Metro 60 second interview

Richard Herring: Ricky Gervais' 'mong' comments just weren't funny

Comedian Richard Herring talks to Metro about his latest DVD Christ On A Bike, why he'd never want to play the O2 Arena and what he thinks of his Twitter row with Ricky Gervais fans.

What inspired the show?

Back in 2001, when I originally wrote this, I was arguing with my parents, who are religious, and my mum said: ‘If you’re convinced Jesus didn’t exist, why are you always reading and talking about him?’ So it’s looking at the reasons why I, as an atheist, was obsessed with Jesus.

What are your favourite pieces of Jesus-related trivia?

There are bits in the Bible put in to fulfil prophecies and other little bits are probably true. JesusÂ’s enemies called him a glutton and a winebibber, so itÂ’s nice to find out he liked to eat and drink and to get little glimpses of whoever the actual person was.

Religion is a well-worn subject matter for comedy – were you concerned about that?

IÂ’ve done a show about penises and most comedians have ten minutes of cock jokes. The challenge is finding original things to say. IÂ’m doing a show about love at the moment. ItÂ’s not like a subject is finished and everyone has to stop talking about it.

Has your Twitter feud with Ricky Gervais blown over?

It wasn’t a feud with him. I wrote a blog saying maybe using disablist language is the same as using racist language and maybe we shouldn’t because it’s hurtful to disabled people. To find out that saying we should be considerate to disabled people is the most controversial thing I’ve said in my career is interesting. It seems fairly reasonable. A comedian has a responsibility to themselves to consider the consequences of what they’re doing. If it’s funny enough, you can get away with virtually anything in comedy. You should consider the effects of throwing disablist language around. Being on the sharp end of his followers calling me a ‘mong’ for a week, I can see that whatever Ricky thinks the word ‘mong’ has become, the 500,000 people following him don’t agree or don’t understand the subtleties he’s coming up with.

So do you think the word shouldnÂ’t be used?

I’ve worked with the disability charity Scope for eight years and met disabled people and know how much this stuff affects them. I don’t think it’s for a non-disabled multi-millionaire to say the word has been reclaimed. That word hasn’t changed meaning – it’s always meant the same thing. People get defensive and say: ‘I don’t use it in that way’ but that’s where it derives from. Ricky’s done amazing stuff about our attitudes to disability in his TV work. With this, the worst thing about it was it wasn’t funny. There are comedians who use disablist language as a punchline and I think, since disabled people don’t have equality in our society, it’s something worth standing up for.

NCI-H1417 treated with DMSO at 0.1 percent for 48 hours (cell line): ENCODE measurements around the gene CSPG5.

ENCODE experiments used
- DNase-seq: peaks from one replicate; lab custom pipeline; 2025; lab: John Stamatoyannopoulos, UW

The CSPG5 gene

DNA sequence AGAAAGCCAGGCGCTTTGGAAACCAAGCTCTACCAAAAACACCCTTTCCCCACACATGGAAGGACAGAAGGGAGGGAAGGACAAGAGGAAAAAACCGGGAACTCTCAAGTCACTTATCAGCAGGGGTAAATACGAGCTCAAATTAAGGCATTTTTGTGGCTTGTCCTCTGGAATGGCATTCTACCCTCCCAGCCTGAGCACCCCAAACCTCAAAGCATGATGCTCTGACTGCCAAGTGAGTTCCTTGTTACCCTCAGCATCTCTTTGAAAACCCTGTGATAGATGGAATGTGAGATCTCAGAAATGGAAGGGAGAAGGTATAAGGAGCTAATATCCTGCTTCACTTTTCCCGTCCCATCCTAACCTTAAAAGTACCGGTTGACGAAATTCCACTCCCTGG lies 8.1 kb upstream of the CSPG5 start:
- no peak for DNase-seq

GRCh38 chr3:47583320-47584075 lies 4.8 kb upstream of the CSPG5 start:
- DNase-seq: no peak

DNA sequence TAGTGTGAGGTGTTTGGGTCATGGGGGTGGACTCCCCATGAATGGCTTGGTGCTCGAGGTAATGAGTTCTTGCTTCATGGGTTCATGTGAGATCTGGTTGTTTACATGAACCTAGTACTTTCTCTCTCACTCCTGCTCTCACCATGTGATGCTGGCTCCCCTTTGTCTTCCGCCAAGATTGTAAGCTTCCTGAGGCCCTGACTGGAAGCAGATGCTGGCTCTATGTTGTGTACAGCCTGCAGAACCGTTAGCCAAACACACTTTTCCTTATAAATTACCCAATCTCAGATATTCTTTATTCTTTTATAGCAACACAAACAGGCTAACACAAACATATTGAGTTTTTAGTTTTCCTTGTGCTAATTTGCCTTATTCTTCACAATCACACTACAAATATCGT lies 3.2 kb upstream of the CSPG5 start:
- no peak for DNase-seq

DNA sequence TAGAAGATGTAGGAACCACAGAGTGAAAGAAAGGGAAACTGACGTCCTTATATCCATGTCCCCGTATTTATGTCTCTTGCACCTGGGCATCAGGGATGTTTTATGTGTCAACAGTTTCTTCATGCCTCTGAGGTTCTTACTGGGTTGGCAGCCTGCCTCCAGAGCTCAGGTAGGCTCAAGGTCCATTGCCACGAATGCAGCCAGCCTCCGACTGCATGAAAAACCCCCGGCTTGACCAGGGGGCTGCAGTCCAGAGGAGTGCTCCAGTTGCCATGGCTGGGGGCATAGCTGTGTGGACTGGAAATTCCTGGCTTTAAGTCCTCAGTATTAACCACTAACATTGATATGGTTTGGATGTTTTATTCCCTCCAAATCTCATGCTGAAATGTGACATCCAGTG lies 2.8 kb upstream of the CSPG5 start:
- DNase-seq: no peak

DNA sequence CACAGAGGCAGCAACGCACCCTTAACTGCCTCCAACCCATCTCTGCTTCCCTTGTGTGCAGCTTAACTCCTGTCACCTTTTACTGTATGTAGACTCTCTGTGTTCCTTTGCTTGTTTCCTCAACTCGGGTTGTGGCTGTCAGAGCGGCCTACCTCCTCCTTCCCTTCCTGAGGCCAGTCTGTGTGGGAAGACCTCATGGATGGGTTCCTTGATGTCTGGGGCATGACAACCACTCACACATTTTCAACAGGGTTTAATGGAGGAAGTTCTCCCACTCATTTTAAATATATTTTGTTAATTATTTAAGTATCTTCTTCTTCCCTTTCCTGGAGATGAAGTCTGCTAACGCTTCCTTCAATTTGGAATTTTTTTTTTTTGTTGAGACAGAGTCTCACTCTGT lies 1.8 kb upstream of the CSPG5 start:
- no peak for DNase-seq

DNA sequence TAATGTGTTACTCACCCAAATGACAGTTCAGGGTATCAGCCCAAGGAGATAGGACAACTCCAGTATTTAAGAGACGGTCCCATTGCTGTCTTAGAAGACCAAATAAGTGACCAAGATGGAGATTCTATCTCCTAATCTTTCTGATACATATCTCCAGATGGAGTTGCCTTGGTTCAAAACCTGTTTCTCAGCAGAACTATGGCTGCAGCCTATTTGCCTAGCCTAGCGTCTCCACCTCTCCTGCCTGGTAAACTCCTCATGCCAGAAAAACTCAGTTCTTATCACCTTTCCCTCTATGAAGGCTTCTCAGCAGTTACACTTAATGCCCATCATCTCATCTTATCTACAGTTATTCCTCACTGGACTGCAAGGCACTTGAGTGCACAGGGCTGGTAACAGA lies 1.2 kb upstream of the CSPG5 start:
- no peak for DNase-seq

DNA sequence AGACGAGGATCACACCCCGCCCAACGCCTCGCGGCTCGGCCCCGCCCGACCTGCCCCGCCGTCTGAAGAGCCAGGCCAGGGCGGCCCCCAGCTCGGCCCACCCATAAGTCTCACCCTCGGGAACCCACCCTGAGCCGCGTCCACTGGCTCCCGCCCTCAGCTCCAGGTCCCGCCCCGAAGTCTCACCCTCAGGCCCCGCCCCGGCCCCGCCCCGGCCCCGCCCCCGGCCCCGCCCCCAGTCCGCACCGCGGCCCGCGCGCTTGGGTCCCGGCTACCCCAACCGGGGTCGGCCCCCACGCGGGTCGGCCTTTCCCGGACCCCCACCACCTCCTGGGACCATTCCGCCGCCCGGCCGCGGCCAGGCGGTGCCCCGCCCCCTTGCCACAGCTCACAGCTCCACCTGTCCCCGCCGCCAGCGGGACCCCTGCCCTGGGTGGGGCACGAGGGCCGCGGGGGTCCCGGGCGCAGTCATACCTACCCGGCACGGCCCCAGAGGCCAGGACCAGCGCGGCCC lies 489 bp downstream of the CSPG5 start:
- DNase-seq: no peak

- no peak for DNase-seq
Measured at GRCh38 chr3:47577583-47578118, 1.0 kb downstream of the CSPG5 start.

ItÂ’s an unfortunate coincidence you say on your DVD Ricky Gervais hasnÂ’t made a funny film in his career, then?

Yes, it is. Originally, that bit was about Steve Carell. I changed the person every time. ItÂ’s not massively aimed at Ricky. Steve Carell is one of the funniest people on the planet but IÂ’d struggle to think of a good film heÂ’s done. ItÂ’s just a joke.

How has the comedy world changed since you started?

It swings from one way to another. People want gritty jokes, then they donÂ’t, and it goes back the other way. ItÂ’s a bigger business now. The stadium tours are the big difference but not much else has changed. People go into it thinking they can make money from it, whereas I went into it wanting to be a comedian. ItÂ’s hard to get to that stadium level, only a handful of guys get there, and the ones who do it are very good at it.

Would you want to do arena shows yourself?

I make a nice living doing what I do. I currently perform to around 200 to 400 people. However, 1,000 might be nice – that’s still a manageably intimate amount. Comedy, for me, is as much about me enjoying it as everyone else. The only comedian I’ve seen work at the O2 was Tim Minchin and he had a massive orchestra with him. I don’t see why people would go to see comedy where they sit half a mile away from the stage and watch it on a screen – why spend that money? I’m at a level I’m very happy to be at. I have enough people wanting to come to see me that I can make a living but I can go around without people recognising me.

What are the benefits of doing smaller shows?

It’s good as a writer. I can listen to people’s conversation without them thinking: ‘Is that Richard Herring listening to us?’ Ten years ago, I’d have said I wanted to be the most successful, famous comedian of my generation but it’s a trade-off. This is my tenth solo tour and I’ve built that up from 100 people seeing me. It’s a slow build but the word-of-mouth thing is much more satisfying than doing a comedy set for TV, which might be very different to my live stuff.

Christ On A Bike is out now on

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